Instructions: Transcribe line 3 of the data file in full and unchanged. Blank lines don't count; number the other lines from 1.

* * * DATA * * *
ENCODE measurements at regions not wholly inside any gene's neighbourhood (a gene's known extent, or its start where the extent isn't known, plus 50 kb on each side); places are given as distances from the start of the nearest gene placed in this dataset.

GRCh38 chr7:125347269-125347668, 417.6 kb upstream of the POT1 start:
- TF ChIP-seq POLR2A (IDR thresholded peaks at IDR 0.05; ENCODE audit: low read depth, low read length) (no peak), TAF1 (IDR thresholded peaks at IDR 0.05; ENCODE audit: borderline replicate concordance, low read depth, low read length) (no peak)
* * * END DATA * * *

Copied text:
- TF ChIP-seq POLR2A (IDR thresholded peaks at IDR 0.05; ENCODE audit: low read depth, low read length) (no peak), TAF1 (IDR thresholded peaks at IDR 0.05; ENCODE audit: borderline replicate concordance, low read depth, low read length) (no peak)